Thursday, March 13, 2008

Bibliotech: Basketball

Thanks to the good folks at Ballhype for inviting us to participate in their Bibliotech series on sports books. We contributed a piece on five upcoming 2008 sports books that we're looking forward to, and five more sports-book topics that we'd like to see.

As a complement to that article, back here on the roundball terra firma of The Painted Area, we offer a sampling on ten basketball books that we'd like to see, starting with the one hoop topic that was part of our Ballhype story:

Larry, Magic and David
There aren't really any definitive biographies of Larry Bird or Magic Johnson out there. Of course, the two are inextricably entwined, so why not combine them into one, and throw in a profile of David Stern to boot, and make it a full-scale look at the NBA's rise from the ashes, focused on the time period between the players' storybook 1979 college seasons and the ultimate triumph for all parties at the 1992 Olympics in Barcelona. A no-brainer.

The Steve Kerr Memoirs
Obviously, this one would have to wait a little bit, until Kerr's tour of duty as the Phoenix Suns GM is over (which may be sooner rather than later after the Shaq trade, of course).

But the guy is like the Forrest Gump of basketball, an unrecruited kid out of Pacific Palisades who suffered the tragedy of his father being assassinated in Beirut when he was a freshman at Arizona. Steve also recovered from a blown-out knee to experience a storybook career at Arizona which climaxed in a Final Four run.

Then, in the pros, he was everywhere over the course of an improbable 15-year career. He was in Orlando during Shaq's rookie year. The heart of his career was of course in Chicago during the second threepeat, highlighted by his championship-winning shot in 1997. For good measure, he pocketed two more rings with the Spurs, finishing his career in style, coming out of nowhere off the bench as a washed-up 37-year-old with a staggering fourth-quarter shooting display that finished off the Mavs in Western Conference Finals.

In terms of a book, the quality of his observations along the way are as least as important as the measure of his experiences. He was always an accommodating go-to guy for the media during his playing days, and immediately became one of the top TV analysts when he took his seat next to Marv.

On top of all that, the crazy thing is that, during Kerr's stint as an analyst for Yahoo! Sports, we learned that the dude can really write. His Yahoo! stuff wasn't ghosted, and one would imagine his book wouldn't need to be, either.

On the Road with Brent Barry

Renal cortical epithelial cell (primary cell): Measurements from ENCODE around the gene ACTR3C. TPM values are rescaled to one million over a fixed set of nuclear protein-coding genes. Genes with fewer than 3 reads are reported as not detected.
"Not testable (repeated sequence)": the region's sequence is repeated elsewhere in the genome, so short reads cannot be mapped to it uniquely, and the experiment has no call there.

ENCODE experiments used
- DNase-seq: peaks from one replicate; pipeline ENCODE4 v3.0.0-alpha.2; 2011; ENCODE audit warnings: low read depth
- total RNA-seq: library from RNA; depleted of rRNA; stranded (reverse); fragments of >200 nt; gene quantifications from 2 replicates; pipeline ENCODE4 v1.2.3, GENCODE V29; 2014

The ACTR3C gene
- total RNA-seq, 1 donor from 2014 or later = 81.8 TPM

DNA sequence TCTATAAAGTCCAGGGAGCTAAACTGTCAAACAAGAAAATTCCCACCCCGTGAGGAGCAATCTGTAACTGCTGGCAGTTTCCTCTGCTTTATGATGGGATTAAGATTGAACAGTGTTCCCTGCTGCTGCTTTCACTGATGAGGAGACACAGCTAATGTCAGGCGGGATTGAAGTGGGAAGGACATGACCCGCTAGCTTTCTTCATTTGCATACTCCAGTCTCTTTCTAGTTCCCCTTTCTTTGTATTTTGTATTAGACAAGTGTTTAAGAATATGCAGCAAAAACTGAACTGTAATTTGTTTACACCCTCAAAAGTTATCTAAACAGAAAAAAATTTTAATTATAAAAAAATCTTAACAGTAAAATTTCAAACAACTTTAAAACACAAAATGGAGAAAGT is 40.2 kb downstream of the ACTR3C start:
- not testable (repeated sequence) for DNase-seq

Whether you think they're deathly boring or paragons of team basketball, the San Antonio Spurs are four-time champions and I really feel like we need a book which somehow captures an element of this team for the historical record, sales potential be damned.

In our piece on the new golden age of basketball books last summer, we noted that this 1999 piece from the old Sport magazine -- The Psychoanalysis of Tim Duncan, by Tim Duncan -- offered evidence that there's a fascinating guy underneath the vanilla facade of the Spurs superstar, and that people might be somewhat blown away if he actually let us in.

Considering that that might be unlikely, I'm going to suggest another approach now that Brent Barry is back in San Antonio. I'd be more than satisfied with a season diary with Bones. He's always been full of wit and wisdom as a media go-to guy like Kerr. I'm sure he'd have plenty of observations on life in the craziness that is the modern league, and I really think he'd offer an insightful window into the champion Spurs, which really is an interesting -- and unorthodox, by NBA standard -- collection of characters in terms of both coach and players.

2 S's, 2 L's: The Sam Cassell Story
A guilty pleasure. Turn on the tape recorder, let the man go with 15 seasons full of stories, it writes itself. I find that any newspaper story full of Sam Cassell quotes brightens my day. And the beauty is that you never really know what's going to come out.

My favorite Sam quote from this year was when someone asked something about whether the Clippers were in a hole that they weren't going to be able to get out of, and his response was something to the effect of: "A hole? A hole is something in Chris Kaman's head." True dat.

Around the World with Rod Benson
I think that all of us in this here blog game are rooting for Yahoo! blogger Benson to make it in the league, and I'm certainly a card-carrying member of the Boom Tho! movement.

But that said, from a selfish standpoint, I wouldn't mind if Benson did a stint in Spain or Italy before sticking in the league. He has a great sense of his surroundings, and I think a Boom Tho! book on living and hooping around the world would be a fun ride -- dude just has so much more joie de vivre than sulky smarter-than-thou Paul Shirley.

The 1993 Playoffs
The absolute pinnacle of an NBA golden era, with Jordan, Barkley, Ewing, Olajuwon, Pippen all near their primes and competing in quite possibly the greatest NBA Playoffs ever.

Here are some of the things that happened in the 1993 playoffs:
- Barkley and the Suns, with the best record in the league, lose their first two games at home, before rallying to hold off the 8-seed Lakers, with their valiant championship veterans, in OT in a decisive Game 5.
- Reggie Lewis collapses on court in the Celtics-Hornets series, his last moments as a player, and a scary precursor to tragedy in the summer.
- Alonzo Mourning closes out that series with a wild buzzer-beater.
- Three other first-round series go the full five games.
- In the second round, MJ torments the Cavs anew by finishing off a sweep with The Shot II, and Charles ends the Suns-Spurs series with a buzzer-beater of his own. Meanwhile, the Sonics-Rockets series goes to a Game 7 OT.